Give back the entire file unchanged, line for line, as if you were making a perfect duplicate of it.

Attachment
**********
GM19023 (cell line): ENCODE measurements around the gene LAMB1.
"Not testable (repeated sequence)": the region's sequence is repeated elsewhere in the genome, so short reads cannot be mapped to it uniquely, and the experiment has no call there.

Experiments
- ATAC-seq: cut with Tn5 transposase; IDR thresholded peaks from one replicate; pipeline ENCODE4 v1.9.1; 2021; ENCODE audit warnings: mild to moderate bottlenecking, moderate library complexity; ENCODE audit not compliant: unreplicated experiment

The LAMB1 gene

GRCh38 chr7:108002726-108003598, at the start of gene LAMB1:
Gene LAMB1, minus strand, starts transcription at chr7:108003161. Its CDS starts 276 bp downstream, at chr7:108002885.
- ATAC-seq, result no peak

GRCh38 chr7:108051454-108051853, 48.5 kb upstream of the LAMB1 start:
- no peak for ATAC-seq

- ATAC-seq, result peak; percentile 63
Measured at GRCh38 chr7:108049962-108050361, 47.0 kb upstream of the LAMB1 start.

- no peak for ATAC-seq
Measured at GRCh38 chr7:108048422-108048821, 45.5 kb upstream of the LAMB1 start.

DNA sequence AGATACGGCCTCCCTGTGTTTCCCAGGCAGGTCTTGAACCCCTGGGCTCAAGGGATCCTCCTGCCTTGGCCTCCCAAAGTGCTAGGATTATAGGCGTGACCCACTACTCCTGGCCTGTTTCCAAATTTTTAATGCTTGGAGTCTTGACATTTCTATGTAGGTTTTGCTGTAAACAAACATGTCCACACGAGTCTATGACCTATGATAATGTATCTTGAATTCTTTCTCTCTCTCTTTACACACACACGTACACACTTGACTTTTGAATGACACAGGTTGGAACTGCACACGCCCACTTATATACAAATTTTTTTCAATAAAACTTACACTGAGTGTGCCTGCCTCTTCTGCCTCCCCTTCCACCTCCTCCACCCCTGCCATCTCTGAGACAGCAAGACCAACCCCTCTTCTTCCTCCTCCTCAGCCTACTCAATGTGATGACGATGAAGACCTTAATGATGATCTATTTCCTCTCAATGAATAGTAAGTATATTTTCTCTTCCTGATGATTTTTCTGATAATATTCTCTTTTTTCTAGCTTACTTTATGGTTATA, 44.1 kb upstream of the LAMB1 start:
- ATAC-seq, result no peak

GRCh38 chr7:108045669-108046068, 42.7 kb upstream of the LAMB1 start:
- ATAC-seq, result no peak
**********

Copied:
GM19023 (cell line): ENCODE measurements around the gene LAMB1.
"Not testable (repeated sequence)": the region's sequence is repeated elsewhere in the genome, so short reads cannot be mapped to it uniquely, and the experiment has no call there.

Experiments
- ATAC-seq: cut with Tn5 transposase; IDR thresholded peaks from one replicate; pipeline ENCODE4 v1.9.1; 2021; ENCODE audit warnings: mild to moderate bottlenecking, moderate library complexity; ENCODE audit not compliant: unreplicated experiment

The LAMB1 gene

GRCh38 chr7:108002726-108003598, at the start of gene LAMB1:
Gene LAMB1, minus strand, starts transcription at chr7:108003161. Its CDS starts 276 bp downstream, at chr7:108002885.
- ATAC-seq, result no peak

GRCh38 chr7:108051454-108051853, 48.5 kb upstream of the LAMB1 start:
- no peak for ATAC-seq

- ATAC-seq, result peak; percentile 63
Measured at GRCh38 chr7:108049962-108050361, 47.0 kb upstream of the LAMB1 start.

- no peak for ATAC-seq
Measured at GRCh38 chr7:108048422-108048821, 45.5 kb upstream of the LAMB1 start.

DNA sequence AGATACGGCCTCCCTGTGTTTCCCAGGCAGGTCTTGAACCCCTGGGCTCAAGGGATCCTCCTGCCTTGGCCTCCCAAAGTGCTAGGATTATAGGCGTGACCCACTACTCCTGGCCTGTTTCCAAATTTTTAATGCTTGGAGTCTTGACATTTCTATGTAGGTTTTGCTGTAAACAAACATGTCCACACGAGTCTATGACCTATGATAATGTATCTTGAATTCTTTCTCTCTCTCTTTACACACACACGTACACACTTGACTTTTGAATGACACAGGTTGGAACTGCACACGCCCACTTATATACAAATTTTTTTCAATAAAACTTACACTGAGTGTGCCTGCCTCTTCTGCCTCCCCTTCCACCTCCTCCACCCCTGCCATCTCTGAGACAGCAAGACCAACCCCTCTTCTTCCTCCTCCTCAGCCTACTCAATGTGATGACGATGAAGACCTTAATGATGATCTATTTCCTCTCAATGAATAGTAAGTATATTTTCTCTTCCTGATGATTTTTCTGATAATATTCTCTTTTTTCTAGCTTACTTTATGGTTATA, 44.1 kb upstream of the LAMB1 start:
- ATAC-seq, result no peak

GRCh38 chr7:108045669-108046068, 42.7 kb upstream of the LAMB1 start:
- ATAC-seq, result no peak